Ann Arbor will get a look at its largest downtown condominium project to date when The Morningside Group of Chicago launches sales of Liberty Lofts on March 5.
The company will build 68 condos in the former Eaton Corp. factory on the western border of the business district. Units will range from 800 to about 2,000 square feet.
About one-third of the condos will sell for $300,000 or less, said Morningside’s Ron Mucha, a partner in the project.
“Our goal was to keep the average unit size as low as possible to make them affordable to a wide segment of the market,” Mucha said.
Marketing begins as the city’s effort to increase downtown housing options gains momentum and new uses for nearby property – both city and privately owned – take shape.
Liberty Lofts adapts the former Eaton factory to 68 “soft lofts,” a term that denotes a blending of traditional condominium styles with some of the industrial flavors factored in true factory conversions.
In soft lofts, buyers typically find loft staples like expansive windows, exposed ductwork and brick; but those aspects are tempered by finishes like drywall and hardwood flooring.
Morningside started the project in late 2003 when it signed a purchase agreement with Eaton Corp. to buy the 125,000 square foot industrial complex on the western edge of downtown.
Rezoning – approved in 2004 – was one of the first steps taken toward the building’s residential reuse.
So was approval from the Historic District Commission as amenities sought by homeowners – like balconies and high performance windows – confronted the realities of the former factory.
Now the company is moving full-bore toward the marketplace. Plans include taking the existing five-story building down to its concrete frame, demolishing ancillary buildings to the west and starting construction on a new, five-story building that will form an L-shaped structure.
An existing 20,000 square foot, single story building with access from West Liberty Street is being marketed for retail use.
Morningside stands on condo success in other markets – including Royal Oak – as its foundation for the Ann Arbor project.
The companies $50 million, 67 unit SkyLofts condos in Royal Oak inaugurated that city’s downtown condo boom, which in turn revitalized its retail offerings and prompted other developers to enter the market. Up to 800 additional units were planned by late last year.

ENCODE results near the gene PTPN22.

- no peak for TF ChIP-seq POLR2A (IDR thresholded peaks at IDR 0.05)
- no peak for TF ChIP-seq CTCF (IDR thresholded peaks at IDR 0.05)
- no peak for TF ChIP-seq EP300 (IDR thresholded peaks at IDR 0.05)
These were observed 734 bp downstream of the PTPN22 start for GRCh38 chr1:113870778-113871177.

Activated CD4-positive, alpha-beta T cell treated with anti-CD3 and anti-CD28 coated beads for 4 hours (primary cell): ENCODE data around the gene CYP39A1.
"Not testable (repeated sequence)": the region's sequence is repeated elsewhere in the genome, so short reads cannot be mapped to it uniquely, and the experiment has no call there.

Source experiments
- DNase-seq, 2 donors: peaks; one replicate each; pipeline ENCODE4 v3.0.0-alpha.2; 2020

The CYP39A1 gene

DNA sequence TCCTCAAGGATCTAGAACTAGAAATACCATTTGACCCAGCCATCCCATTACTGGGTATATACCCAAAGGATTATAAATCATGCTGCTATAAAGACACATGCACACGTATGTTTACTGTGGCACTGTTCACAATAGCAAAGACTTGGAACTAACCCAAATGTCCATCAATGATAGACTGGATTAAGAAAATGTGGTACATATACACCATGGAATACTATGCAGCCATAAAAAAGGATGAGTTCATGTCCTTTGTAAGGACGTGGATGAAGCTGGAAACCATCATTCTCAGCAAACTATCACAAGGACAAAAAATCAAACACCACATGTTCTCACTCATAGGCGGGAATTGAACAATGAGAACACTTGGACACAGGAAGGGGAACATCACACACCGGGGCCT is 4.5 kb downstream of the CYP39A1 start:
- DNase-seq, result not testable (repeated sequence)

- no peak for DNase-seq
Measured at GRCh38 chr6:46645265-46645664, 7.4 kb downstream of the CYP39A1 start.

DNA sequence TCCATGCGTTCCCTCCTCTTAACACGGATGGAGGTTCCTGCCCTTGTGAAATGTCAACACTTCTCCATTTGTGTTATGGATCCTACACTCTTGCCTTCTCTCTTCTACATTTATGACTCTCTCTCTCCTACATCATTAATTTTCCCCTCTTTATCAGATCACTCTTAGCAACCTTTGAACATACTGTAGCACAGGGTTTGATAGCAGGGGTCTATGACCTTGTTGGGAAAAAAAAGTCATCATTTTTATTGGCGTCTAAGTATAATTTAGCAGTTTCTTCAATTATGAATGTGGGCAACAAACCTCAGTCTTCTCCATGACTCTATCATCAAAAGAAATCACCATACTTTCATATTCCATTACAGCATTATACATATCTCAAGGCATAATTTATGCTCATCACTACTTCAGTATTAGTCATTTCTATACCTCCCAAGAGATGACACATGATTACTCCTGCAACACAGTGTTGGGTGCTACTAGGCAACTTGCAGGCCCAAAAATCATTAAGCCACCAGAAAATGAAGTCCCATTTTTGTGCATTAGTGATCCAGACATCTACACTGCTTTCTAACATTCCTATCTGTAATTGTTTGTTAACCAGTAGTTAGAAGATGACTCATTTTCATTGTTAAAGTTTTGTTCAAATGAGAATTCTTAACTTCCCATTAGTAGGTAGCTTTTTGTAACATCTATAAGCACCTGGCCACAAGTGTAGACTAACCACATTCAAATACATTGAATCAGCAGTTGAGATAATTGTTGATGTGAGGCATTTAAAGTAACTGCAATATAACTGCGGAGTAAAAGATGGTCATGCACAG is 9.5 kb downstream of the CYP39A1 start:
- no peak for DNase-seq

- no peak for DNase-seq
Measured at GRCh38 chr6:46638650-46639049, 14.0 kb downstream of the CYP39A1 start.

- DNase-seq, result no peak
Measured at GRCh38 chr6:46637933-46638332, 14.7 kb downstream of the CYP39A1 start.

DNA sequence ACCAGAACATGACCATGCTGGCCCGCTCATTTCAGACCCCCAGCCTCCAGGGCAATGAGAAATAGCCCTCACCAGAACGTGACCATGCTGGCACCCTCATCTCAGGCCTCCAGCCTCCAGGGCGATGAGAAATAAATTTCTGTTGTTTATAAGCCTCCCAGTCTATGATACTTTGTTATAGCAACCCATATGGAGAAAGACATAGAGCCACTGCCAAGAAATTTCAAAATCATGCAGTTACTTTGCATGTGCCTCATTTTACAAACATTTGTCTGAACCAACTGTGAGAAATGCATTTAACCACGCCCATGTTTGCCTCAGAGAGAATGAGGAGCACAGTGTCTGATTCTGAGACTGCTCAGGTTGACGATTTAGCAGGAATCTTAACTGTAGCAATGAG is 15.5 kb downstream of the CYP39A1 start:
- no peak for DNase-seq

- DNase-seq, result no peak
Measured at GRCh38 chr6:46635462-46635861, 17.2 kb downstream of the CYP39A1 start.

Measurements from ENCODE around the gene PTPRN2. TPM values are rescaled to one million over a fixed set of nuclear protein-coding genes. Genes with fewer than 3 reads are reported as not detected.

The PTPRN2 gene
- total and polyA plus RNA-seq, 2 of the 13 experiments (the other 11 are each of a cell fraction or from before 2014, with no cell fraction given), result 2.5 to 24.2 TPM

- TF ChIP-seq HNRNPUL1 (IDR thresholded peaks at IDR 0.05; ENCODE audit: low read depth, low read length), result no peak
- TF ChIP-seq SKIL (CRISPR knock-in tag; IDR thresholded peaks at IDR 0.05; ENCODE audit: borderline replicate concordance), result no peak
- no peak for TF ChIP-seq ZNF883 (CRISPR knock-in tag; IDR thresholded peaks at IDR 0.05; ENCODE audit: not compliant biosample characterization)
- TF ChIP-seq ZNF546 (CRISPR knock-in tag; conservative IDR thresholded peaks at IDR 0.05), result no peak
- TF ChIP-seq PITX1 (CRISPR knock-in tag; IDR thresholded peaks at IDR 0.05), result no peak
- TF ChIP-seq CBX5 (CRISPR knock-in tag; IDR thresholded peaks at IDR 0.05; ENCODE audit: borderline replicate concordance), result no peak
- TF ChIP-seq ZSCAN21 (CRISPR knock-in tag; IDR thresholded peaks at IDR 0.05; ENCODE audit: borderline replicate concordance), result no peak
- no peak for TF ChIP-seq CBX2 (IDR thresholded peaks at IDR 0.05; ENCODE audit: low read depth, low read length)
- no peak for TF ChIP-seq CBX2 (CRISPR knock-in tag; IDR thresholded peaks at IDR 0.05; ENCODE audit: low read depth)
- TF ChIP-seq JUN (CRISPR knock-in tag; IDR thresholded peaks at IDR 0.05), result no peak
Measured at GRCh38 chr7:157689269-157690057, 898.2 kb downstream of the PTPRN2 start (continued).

The scenario has been watched closely in Ann Arbor, a city many developers define as similar in attitude to Royal Oak but bolstered by the presence of the University of Michigan.
Ann Arbor’s downtown condo history includes the adaptive reuse of The Armory builidng in the late 1990s, when developer Ed Shaffran converted the building at North Fifth Avenue and Ann Street to 13 high-end condos.
Syndeco Realty Corp., the real estate arm of DTE Energy, developed the 54-unit Ashley Mews. Sales for that project lagged during the recession as potential buyers cited concerns over design and a disconnect between their needs and unit pricing – at about $280 per square foot, or around $450,000 for a brownstone.
But among the wave of new developer interest is the Denali Group, which also develops projects in Royal Oak and plans to build 21 condos on East Liberty Street. That project, Lofts 322, gained 18 sales commitments during its sales launch in February (See Business Review, Feb. 17-23).
Mucha said that he success is a good sign that buyer interest is strong for downtown condos.
“To move forward, we want a comfort level that the market is there,” Mucha said.
Creating the right product
Both Mucha and Denali principal Mark DeMaria stress that the product has to be right for downtown condos.
While the price per square foot for many units – from Ashley Mews to Sloan Plaza on East Huron Street – hovers under the $300 per square foot price, the size and configurations need to appeal to a broad number of buyers in the two demographis that will be a big part of the buying pool: young professionals and empty-nesters.
That’s part of Morningside’s drive to ensure a range of price points at Liberty Lofts, Mucha said.
While 1/3 of the project will be in the $300,000 range, the average square footage will be about 1,200, he said. That includes some 2,000 square foot units that include a spiral staircase to a private roof top terrace adjoining a 200 square foot room.
The property’s reuse marks the project as distinctive to Ann Arbor, Mucha said.
“The existing manufacturing plant is one of a kind, and it will never be replicated in the downtown,” Mucha said.
“This is a unique, limited opportunity.”
The one-site sales coordinator will be Barb Eichmuller. Hobbs and Black of Ann Arbor were architects on the project.
Paula Gardner covers real estate and development for Business Review.
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